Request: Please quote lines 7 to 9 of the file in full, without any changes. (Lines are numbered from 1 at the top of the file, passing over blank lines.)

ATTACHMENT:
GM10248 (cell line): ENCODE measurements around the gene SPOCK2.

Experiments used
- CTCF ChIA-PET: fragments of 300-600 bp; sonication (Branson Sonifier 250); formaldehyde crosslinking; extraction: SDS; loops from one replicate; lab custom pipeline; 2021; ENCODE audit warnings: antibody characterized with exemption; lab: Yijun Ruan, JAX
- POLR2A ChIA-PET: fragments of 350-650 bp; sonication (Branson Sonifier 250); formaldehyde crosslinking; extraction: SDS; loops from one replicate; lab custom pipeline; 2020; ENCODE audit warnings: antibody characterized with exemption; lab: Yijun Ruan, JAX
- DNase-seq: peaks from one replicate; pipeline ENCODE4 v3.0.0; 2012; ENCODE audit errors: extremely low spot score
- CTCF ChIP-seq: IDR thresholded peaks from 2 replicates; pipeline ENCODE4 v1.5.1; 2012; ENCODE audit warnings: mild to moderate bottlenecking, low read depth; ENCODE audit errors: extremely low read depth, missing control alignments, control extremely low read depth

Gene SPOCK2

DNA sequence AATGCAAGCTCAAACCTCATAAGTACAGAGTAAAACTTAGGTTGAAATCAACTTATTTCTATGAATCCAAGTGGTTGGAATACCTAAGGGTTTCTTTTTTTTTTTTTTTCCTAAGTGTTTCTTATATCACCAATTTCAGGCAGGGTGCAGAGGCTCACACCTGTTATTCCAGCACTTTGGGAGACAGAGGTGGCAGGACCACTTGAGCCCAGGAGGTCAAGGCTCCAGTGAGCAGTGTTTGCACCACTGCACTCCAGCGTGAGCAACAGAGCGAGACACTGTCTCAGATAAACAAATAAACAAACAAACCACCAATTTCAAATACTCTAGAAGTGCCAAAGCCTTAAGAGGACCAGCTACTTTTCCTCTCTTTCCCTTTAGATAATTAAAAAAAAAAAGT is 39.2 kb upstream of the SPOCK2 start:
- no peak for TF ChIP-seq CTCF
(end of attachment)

Gene SPOCK2

DNA sequence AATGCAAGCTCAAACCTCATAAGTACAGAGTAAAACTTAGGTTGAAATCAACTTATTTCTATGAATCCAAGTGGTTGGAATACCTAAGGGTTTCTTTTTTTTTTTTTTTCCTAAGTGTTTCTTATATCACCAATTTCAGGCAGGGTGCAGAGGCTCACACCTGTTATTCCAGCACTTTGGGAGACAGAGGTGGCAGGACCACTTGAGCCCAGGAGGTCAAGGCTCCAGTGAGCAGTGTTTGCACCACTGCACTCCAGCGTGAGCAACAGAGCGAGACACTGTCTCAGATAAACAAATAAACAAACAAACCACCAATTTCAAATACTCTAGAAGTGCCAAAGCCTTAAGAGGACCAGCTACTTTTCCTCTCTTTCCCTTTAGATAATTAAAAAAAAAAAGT is 39.2 kb upstream of the SPOCK2 start:
- no peak for TF ChIP-seq CTCF